Caroline AllenWritten by

Microbiota and autism

Gut Health, Well Being| Views: 1218

7It is very likely that you know someone, whether it’s a relative of a friend of a friend, who suffers from autism spectrum disorder… There ha been an important growth of cases in the last decade: between 2005 and 2011, the number of autistic students enrolled in the public sector in Quebec doubled1Individuals with autism have difficulty communicating and interacting socially. They also have behaviours, interests and habits that are rigid, restricted and repetitive in nature2,3.

Dig deep… into the intestines

It is relevant to talk about digestive health when discussing autism, since autistic children often have gastrointestinal problems such as abdominal pain, constipation and diarrhea4,5In addition, recent studies show that people with autisme have an intestinal flora, also known as the microbiota, that is different form other individuals6This suggests that the cause of autism can be traced in part to the two-way interaction between the brain and the intestine3.

Alternative interventions : probiotherapy & dietotherapy

Those with autism mus adapt their diet to account for their predisposition to lactose intolerance and other gastrointestinal whims. Considering the dietary restrictions typically associated with autism and the preferences that often occur at the table, it is interesting to meet nutritional needs with supplements, especially omega-3 fatty acids and probiotics1Probiotic supplementation goes beyond simply correcting nutritional deficiencies, it would allow to modulate the valuable gut-brain axis and thus to offer a complementary treatment to autism5,7.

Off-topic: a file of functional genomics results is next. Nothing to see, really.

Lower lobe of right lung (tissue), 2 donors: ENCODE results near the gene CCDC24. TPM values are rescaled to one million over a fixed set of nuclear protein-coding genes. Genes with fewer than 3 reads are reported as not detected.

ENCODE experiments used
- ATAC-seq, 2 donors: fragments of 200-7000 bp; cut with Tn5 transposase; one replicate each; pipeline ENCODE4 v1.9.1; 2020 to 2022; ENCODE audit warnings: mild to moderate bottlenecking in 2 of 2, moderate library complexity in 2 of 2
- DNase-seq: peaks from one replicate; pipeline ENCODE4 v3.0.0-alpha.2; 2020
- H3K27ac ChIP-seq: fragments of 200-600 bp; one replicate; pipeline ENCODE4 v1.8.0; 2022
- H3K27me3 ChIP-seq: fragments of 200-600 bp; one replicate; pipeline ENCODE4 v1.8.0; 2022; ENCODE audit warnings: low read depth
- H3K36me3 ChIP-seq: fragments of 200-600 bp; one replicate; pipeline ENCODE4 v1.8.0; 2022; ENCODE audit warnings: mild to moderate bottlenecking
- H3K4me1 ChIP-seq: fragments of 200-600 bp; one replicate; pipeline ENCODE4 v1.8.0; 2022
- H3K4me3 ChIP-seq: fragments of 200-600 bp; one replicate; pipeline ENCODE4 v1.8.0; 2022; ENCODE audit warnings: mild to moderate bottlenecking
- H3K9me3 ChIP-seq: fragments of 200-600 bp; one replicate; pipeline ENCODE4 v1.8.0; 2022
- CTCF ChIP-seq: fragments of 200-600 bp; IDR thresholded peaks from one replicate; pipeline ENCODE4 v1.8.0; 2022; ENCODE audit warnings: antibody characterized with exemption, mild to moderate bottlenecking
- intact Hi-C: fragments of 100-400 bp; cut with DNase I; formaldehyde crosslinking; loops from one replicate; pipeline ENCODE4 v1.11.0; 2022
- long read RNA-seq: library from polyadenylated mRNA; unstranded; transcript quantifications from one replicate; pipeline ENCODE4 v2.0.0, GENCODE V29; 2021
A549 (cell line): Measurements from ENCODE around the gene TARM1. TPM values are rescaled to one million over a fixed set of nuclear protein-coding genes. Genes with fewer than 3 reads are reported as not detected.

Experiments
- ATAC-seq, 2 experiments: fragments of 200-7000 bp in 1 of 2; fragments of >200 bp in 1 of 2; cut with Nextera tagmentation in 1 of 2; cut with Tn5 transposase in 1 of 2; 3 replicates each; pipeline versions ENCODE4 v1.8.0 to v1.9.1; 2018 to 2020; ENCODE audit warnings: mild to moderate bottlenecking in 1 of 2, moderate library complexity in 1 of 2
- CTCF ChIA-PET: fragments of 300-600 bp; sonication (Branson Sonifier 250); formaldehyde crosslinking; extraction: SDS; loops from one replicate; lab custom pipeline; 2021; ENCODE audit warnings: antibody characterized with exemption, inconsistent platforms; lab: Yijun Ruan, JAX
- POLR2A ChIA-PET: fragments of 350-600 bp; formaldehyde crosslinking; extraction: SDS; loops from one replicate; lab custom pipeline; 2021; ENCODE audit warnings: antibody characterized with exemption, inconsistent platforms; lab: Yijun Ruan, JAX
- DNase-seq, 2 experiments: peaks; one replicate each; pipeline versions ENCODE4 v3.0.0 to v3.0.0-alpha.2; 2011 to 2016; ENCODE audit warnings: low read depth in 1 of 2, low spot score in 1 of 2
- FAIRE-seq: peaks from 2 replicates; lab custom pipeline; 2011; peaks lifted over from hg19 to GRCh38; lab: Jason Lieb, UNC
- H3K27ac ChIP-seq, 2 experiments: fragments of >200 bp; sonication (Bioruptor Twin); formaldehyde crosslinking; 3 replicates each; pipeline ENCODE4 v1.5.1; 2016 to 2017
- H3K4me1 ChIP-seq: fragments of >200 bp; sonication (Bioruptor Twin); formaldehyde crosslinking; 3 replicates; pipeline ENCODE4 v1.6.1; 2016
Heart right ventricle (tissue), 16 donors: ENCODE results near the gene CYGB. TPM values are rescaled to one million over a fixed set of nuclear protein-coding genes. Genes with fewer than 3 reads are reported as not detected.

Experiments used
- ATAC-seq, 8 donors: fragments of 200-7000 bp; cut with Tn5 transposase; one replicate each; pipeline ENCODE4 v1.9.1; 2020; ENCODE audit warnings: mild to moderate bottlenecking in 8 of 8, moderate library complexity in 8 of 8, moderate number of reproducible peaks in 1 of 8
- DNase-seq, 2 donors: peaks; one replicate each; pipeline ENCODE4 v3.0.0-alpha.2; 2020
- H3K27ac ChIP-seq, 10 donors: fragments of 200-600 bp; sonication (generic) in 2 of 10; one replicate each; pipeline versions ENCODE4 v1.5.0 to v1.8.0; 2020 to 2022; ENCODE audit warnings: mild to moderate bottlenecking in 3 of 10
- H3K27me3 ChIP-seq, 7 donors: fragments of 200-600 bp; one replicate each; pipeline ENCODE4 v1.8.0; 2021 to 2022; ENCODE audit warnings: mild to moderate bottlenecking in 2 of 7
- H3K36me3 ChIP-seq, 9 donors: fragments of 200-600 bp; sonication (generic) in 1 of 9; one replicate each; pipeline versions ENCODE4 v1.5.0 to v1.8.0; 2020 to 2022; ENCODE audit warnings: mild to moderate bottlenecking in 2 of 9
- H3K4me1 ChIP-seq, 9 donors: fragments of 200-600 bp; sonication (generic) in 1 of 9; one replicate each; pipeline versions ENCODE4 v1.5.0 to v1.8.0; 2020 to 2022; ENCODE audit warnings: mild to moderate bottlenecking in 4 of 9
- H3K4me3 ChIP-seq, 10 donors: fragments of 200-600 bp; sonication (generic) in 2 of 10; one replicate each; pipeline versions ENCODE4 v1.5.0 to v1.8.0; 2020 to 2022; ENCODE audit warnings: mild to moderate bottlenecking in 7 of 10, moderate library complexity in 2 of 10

Flash Quiz to see who the Experts are!

True or False? Researchers and health professionals have clearly identified the causes of autism.

False. The etiology of autism is not yet unanimous. Genetic and environmental causes are mentioned, the imbalance of the intestinal microbiota is a factor that has become more important in recent studies.

True or False? Individuals with autism are more prone to digestive problems.

True. The difficulty of going to the toilet and digesting (constipation and / or diarrhea, bloating and flatulence, gastric reflux, among other troublesome symptoms) is real and related to sensory and physiological problems


REFERENCES

Fédération québécoise de l’autisme [Website]. Consulted July 8th 2017. http://www.autisme.qc.ca/tsa/lautisme-en-chiffres.html 

Kawicka A et Regulska-Ilow B. How nutritional status, diet and dietary supplements can affect autism. A review. Rocz Panstw Zakl Hig. 2013; 64(1): 1-12.

3 Rosenfeld CS. Microbiome Disturbances and Autism Spectrum Disorders. Drug Metab Dispos. 2015 Oct; 43(10) : 1557-71.

4 Navarro F, Liu Y et Rhoads JM. Can probiotics benefit children with autism spectrum disorders? World J Gastroenterol. 2016 Dec; 22(46): 10093-10102.

5 Autism Canada [Website]. Consulted July 9th 2017. http://autismcanada.org/research/scientific-evidence/?lang=fr 

6 Mangiola F, Ianiro G, Franceschi F, Fagiuoli S et al. Gut microbiota in autism and mood disorders. World J Gastroenterol. 2016 Jan; 22(1) : 361-8.

7 Li Q et Zhou JM. The microbiota-gut-grain axis and its potential therapeutic role in autism spectrum disorder. Neuroscience. 2016 Jun; 324:131-9.

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